Source: Erin Hatton, Industrial and Labor Relations Review, Vol. 67 No. 1, January 2014
From the abstract:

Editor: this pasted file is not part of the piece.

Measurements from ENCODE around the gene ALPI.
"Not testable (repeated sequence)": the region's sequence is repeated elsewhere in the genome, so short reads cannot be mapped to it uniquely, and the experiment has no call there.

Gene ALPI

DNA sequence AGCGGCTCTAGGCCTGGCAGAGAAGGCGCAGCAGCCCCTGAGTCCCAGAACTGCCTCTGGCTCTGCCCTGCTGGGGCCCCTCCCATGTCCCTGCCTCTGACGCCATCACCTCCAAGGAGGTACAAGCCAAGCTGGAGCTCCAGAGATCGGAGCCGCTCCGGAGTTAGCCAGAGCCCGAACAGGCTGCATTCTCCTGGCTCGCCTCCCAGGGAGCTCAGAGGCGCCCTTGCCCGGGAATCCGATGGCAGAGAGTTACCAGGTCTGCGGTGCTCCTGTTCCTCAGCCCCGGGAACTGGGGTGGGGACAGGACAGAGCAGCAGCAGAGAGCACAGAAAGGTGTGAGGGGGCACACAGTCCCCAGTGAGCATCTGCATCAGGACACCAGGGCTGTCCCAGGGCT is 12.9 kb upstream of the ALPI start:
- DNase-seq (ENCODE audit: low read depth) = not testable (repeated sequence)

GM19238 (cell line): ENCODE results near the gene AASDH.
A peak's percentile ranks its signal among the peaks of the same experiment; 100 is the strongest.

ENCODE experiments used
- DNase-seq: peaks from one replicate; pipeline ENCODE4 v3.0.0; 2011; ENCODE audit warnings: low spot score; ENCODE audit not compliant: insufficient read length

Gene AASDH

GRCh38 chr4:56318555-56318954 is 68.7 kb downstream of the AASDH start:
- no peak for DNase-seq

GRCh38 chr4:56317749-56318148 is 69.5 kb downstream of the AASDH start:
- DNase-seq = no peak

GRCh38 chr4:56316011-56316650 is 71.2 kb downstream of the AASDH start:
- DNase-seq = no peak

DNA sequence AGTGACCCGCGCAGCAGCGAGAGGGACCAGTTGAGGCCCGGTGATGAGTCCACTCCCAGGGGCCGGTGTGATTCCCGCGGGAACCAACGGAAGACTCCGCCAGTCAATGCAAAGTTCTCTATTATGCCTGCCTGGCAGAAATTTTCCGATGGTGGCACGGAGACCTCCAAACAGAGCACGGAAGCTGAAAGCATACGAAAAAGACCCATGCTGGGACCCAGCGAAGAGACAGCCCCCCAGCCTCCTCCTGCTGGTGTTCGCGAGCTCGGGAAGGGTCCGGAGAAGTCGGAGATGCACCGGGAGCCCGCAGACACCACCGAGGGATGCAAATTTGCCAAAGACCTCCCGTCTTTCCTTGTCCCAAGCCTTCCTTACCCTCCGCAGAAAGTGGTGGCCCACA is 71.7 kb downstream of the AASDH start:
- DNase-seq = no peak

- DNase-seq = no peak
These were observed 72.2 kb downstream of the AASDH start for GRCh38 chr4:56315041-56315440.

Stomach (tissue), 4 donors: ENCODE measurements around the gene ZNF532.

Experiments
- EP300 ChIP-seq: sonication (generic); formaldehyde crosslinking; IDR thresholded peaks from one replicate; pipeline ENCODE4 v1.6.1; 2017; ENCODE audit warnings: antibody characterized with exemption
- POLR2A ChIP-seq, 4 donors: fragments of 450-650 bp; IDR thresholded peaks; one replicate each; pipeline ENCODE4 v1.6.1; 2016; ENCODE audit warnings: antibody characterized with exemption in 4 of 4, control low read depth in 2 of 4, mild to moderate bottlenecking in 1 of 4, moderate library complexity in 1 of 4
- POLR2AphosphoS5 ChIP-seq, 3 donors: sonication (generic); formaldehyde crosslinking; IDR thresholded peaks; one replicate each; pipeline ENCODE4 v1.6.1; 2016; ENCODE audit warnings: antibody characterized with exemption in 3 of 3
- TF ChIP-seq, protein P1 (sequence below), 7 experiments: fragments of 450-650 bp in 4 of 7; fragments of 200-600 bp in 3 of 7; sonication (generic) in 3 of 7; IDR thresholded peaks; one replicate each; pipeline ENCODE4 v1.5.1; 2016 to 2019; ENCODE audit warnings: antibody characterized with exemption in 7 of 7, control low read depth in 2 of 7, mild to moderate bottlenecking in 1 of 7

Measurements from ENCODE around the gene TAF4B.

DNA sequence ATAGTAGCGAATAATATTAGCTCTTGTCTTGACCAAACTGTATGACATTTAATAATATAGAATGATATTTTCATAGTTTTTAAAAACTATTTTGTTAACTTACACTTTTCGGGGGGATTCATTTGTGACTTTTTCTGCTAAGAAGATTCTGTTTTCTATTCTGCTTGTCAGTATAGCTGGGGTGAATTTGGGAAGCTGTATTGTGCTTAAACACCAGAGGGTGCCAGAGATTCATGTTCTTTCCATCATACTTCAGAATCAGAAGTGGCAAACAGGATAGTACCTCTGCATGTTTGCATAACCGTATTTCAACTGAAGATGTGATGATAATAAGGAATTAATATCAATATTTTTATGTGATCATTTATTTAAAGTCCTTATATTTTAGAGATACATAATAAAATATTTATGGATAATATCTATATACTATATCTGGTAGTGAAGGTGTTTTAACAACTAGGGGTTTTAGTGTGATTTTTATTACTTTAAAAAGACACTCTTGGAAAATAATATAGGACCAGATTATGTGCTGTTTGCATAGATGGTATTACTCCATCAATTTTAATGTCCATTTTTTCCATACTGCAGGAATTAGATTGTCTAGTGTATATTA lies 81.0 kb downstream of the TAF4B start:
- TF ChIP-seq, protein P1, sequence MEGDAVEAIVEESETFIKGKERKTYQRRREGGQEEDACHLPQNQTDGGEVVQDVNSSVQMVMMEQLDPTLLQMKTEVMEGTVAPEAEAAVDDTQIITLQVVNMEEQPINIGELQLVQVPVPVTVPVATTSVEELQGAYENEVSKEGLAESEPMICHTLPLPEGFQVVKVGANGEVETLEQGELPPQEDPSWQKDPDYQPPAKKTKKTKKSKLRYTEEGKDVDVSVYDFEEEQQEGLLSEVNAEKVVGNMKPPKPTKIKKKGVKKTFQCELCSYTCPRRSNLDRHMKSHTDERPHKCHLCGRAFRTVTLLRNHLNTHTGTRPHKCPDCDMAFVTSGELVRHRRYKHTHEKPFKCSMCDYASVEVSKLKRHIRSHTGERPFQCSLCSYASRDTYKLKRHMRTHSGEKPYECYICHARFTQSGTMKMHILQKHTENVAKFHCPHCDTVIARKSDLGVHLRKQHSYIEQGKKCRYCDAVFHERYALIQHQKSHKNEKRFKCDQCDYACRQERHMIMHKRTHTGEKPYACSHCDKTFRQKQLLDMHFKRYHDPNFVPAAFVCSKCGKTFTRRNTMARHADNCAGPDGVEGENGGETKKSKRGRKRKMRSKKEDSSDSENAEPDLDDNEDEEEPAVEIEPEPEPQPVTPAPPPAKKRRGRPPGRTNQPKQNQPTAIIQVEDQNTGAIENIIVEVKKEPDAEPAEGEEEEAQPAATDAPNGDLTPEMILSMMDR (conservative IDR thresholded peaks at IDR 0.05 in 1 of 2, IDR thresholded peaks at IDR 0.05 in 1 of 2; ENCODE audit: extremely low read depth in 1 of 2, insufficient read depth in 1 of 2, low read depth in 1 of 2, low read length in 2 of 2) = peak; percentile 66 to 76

Since the 1970s, U.S. employers have restructured their relationship to the labor market. This restructuring has included their rising use of nonstandard workers, particularly agency temps, and their systematic attacks on labor unions. These two trends are generally understood to be related but separate facets of a broader restructuring of the employment relationship. In this article, the author shows where and how these trends intersect by analyzing 106 labor-management disputes. Employers use temps as weapons against unions in four primary ways: to prevent unions from forming, to weaken existing unions, to apply pressure on unions during negotiations, and to intimidate or harass striking workers. The author concludes that deploying agency temps in this way is a qualitatively new phenomenon–not simply a continuation of employers’ longstanding practice of replacing union workers with “scab” labor.